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Many of you have been doing intermittent fasting for a while, and some of you have been doing it for shorter periods.
For those with a little (or a lot of) experience, here are a few things to consider doing just for this coming week. See how you feel at the end of the week.
It’s just a simple list. It has brought me down to below 10% body fat and keeping me there for nearly two years.
Fast everyday for 15 to 20 hours. Give your body a chance to metabolize stored fat for energy, instead of using calories from food consumed throughout the day. This fasting period also teaches you to resist against the sensation of hunger, and reminds you that hunger is only temporary.
Eat less processed food. Processed food is typically dense in calories and offers less satiety. It may sharply increase and then blunt blood sugar, potentially triggering hunger. Eat whole, real food instead.
Drink lemon water. When hunger appears, as it naturally does at various levels when going longer between meals, try drinking lemon water. Maybe try coffee, if it’s earlier in the day. You can even just drink water. Just drink any fluid that’s low or void of calories. This often diminishes the sensation of hunger.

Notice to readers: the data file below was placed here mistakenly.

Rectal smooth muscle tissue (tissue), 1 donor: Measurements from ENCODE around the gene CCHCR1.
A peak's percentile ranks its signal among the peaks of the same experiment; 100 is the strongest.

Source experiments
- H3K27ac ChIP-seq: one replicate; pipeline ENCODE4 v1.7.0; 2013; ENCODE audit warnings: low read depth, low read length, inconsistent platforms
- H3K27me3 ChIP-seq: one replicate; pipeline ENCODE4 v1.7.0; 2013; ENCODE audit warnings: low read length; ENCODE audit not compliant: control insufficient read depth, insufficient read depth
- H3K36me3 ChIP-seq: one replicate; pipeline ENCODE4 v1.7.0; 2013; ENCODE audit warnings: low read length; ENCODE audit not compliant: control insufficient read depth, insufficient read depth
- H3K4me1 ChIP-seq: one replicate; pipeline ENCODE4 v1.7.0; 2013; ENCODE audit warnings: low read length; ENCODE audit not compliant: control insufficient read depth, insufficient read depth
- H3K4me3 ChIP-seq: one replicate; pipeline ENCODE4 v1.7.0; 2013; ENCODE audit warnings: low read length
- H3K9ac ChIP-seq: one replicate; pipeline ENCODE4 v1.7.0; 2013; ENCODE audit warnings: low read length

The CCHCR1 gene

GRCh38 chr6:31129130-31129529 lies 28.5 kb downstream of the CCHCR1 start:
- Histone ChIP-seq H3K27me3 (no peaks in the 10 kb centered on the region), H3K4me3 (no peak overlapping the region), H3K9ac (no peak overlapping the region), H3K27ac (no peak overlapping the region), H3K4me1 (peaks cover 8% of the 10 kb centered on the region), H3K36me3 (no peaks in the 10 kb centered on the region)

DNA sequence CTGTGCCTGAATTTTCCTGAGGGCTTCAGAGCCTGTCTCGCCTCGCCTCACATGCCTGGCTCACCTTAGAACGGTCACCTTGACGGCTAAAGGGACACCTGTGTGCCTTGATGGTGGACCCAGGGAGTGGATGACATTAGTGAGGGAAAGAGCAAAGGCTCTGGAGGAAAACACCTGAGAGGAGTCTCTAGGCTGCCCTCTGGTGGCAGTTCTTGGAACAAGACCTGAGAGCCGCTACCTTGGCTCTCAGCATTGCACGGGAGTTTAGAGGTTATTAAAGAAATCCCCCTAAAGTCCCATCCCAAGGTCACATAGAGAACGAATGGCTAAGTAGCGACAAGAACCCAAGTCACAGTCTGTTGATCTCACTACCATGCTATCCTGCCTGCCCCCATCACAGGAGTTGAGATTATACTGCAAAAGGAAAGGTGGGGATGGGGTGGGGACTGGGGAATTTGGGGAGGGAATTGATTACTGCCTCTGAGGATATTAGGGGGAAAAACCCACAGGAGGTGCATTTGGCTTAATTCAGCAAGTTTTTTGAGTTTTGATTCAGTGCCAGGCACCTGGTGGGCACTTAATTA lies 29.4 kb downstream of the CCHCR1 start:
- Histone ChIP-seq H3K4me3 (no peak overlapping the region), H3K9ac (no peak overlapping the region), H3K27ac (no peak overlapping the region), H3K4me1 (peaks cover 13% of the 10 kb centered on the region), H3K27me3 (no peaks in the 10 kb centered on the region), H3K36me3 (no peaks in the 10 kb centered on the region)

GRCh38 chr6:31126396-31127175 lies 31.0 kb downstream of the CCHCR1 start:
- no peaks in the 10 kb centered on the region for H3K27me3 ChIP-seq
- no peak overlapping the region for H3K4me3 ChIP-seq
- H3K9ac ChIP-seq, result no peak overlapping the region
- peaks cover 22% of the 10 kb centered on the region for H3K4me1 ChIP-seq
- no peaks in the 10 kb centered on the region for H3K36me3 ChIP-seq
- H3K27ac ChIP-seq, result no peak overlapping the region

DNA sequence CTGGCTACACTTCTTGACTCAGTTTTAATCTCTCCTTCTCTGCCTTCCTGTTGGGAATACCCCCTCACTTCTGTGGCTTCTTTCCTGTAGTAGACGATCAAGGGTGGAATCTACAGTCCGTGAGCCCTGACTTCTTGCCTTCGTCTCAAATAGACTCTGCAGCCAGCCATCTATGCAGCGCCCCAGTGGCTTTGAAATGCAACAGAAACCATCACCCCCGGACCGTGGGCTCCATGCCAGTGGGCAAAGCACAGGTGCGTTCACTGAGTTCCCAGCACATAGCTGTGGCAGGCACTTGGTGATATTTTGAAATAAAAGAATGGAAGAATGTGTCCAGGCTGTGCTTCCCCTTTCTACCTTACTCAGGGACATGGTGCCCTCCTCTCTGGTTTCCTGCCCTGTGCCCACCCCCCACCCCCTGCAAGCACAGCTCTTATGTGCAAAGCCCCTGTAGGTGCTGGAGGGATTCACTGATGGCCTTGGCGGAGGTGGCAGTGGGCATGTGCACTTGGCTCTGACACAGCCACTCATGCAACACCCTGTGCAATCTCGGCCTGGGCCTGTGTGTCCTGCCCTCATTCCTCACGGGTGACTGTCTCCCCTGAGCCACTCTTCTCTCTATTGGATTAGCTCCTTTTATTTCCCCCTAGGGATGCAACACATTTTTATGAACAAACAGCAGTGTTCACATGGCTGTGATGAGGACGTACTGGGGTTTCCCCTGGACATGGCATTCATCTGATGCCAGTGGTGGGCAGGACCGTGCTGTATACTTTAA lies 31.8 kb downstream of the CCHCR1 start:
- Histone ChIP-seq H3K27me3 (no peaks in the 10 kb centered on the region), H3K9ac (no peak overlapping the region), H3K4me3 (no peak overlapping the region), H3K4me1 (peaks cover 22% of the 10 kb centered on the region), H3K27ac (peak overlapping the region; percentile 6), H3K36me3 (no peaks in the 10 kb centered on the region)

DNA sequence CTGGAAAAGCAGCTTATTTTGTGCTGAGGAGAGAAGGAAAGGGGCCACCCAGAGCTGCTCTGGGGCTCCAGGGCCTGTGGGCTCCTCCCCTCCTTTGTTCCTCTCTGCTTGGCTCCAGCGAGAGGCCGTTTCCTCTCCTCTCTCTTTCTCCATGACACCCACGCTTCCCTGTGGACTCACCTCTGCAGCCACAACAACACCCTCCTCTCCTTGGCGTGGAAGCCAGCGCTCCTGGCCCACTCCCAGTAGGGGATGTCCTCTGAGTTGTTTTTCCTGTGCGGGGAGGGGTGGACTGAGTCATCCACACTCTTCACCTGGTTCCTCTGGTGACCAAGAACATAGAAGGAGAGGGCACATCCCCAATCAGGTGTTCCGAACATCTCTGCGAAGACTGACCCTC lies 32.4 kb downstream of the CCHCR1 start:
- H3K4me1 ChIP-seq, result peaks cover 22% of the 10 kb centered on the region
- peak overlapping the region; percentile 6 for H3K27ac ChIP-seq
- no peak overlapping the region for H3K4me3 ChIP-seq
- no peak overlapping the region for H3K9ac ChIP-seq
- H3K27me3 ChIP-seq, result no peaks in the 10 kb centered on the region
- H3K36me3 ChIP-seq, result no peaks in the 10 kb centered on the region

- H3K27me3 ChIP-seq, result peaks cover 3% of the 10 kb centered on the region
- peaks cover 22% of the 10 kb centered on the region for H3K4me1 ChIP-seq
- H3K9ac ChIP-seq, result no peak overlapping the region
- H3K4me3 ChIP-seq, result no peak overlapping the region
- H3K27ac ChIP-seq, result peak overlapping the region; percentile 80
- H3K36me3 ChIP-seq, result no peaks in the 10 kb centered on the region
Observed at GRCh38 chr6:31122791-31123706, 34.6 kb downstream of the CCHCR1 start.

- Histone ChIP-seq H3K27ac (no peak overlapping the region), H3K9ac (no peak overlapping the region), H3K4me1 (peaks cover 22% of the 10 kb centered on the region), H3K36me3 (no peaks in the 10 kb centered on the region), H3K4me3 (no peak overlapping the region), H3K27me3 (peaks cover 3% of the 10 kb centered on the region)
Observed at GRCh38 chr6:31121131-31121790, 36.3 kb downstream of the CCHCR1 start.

Eat with Chopsticks. Find ways to slow the eating process, allowing you to taste the flavors in food and the chance to feel full before you eat more than you need. (Everyone, thus, should own a nice pair of chopsticks.) Studies show that hormones released during eating can trigger fullness and satiety, but these hormones need time to circulate to and signal the brain that eating is actually happening. You can also slow the eating process by enjoying your meals with friends and family, catching up with one another and about each others’ day. This is the tradition of many cultures — slow eating and connecting with each other, when meals can take several hours to complete.
Love your food. Learn to love your food, not your eating. Put focus into the flavors of food, not the act of eating. If you’ve fasted all day, then let yourself enjoy a big meal, and all its courses, if that’s the only meal you eat all day. Chances are you’ll still consume fewer calories in one binge meal, than from full meals all day long with in-between snacks.